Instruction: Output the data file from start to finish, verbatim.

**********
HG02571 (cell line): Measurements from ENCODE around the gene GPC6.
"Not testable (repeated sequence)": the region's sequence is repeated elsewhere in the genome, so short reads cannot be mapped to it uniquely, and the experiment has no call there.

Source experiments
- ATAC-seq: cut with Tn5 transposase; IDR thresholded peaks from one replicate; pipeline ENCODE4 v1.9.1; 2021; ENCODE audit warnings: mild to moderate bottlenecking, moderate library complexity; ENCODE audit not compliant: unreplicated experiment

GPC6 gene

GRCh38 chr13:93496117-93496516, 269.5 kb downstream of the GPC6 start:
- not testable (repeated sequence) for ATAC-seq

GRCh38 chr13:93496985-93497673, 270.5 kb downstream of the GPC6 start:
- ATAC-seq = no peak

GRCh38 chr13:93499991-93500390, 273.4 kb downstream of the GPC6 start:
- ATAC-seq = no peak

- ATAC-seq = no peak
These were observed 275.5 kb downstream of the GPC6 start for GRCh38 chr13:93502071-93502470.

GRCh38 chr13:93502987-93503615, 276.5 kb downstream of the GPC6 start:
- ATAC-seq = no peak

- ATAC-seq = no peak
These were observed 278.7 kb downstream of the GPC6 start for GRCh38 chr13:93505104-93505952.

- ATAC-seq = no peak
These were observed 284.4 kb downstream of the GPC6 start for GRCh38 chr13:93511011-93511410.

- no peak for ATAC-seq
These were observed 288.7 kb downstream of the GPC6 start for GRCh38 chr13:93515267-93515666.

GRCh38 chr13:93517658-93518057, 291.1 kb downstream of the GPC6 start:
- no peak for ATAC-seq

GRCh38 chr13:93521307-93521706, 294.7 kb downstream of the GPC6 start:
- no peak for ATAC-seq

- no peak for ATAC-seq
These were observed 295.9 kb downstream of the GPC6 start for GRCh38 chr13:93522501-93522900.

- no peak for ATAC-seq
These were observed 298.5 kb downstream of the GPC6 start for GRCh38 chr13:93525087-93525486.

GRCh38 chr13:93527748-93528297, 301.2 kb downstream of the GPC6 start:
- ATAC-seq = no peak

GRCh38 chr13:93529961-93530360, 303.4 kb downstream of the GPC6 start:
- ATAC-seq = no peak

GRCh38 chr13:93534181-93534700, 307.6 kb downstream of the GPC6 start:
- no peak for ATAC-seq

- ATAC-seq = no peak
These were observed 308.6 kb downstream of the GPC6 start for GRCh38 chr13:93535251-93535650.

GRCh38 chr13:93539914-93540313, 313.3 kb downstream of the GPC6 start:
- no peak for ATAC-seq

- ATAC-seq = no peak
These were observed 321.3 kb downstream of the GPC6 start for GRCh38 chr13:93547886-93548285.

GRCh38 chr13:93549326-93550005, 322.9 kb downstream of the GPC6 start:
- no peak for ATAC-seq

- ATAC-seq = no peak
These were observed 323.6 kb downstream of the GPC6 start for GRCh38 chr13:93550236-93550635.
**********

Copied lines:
HG02571 (cell line): Measurements from ENCODE around the gene GPC6.
"Not testable (repeated sequence)": the region's sequence is repeated elsewhere in the genome, so short reads cannot be mapped to it uniquely, and the experiment has no call there.

Source experiments
- ATAC-seq: cut with Tn5 transposase; IDR thresholded peaks from one replicate; pipeline ENCODE4 v1.9.1; 2021; ENCODE audit warnings: mild to moderate bottlenecking, moderate library complexity; ENCODE audit not compliant: unreplicated experiment

GPC6 gene

GRCh38 chr13:93496117-93496516, 269.5 kb downstream of the GPC6 start:
- not testable (repeated sequence) for ATAC-seq

GRCh38 chr13:93496985-93497673, 270.5 kb downstream of the GPC6 start:
- ATAC-seq = no peak

GRCh38 chr13:93499991-93500390, 273.4 kb downstream of the GPC6 start:
- ATAC-seq = no peak

- ATAC-seq = no peak
These were observed 275.5 kb downstream of the GPC6 start for GRCh38 chr13:93502071-93502470.

GRCh38 chr13:93502987-93503615, 276.5 kb downstream of the GPC6 start:
- ATAC-seq = no peak

- ATAC-seq = no peak
These were observed 278.7 kb downstream of the GPC6 start for GRCh38 chr13:93505104-93505952.

- ATAC-seq = no peak
These were observed 284.4 kb downstream of the GPC6 start for GRCh38 chr13:93511011-93511410.

- no peak for ATAC-seq
These were observed 288.7 kb downstream of the GPC6 start for GRCh38 chr13:93515267-93515666.

GRCh38 chr13:93517658-93518057, 291.1 kb downstream of the GPC6 start:
- no peak for ATAC-seq

GRCh38 chr13:93521307-93521706, 294.7 kb downstream of the GPC6 start:
- no peak for ATAC-seq

- no peak for ATAC-seq
These were observed 295.9 kb downstream of the GPC6 start for GRCh38 chr13:93522501-93522900.

- no peak for ATAC-seq
These were observed 298.5 kb downstream of the GPC6 start for GRCh38 chr13:93525087-93525486.

GRCh38 chr13:93527748-93528297, 301.2 kb downstream of the GPC6 start:
- ATAC-seq = no peak

GRCh38 chr13:93529961-93530360, 303.4 kb downstream of the GPC6 start:
- ATAC-seq = no peak

GRCh38 chr13:93534181-93534700, 307.6 kb downstream of the GPC6 start:
- no peak for ATAC-seq

- ATAC-seq = no peak
These were observed 308.6 kb downstream of the GPC6 start for GRCh38 chr13:93535251-93535650.

GRCh38 chr13:93539914-93540313, 313.3 kb downstream of the GPC6 start:
- no peak for ATAC-seq

- ATAC-seq = no peak
These were observed 321.3 kb downstream of the GPC6 start for GRCh38 chr13:93547886-93548285.

GRCh38 chr13:93549326-93550005, 322.9 kb downstream of the GPC6 start:
- no peak for ATAC-seq

- ATAC-seq = no peak
These were observed 323.6 kb downstream of the GPC6 start for GRCh38 chr13:93550236-93550635.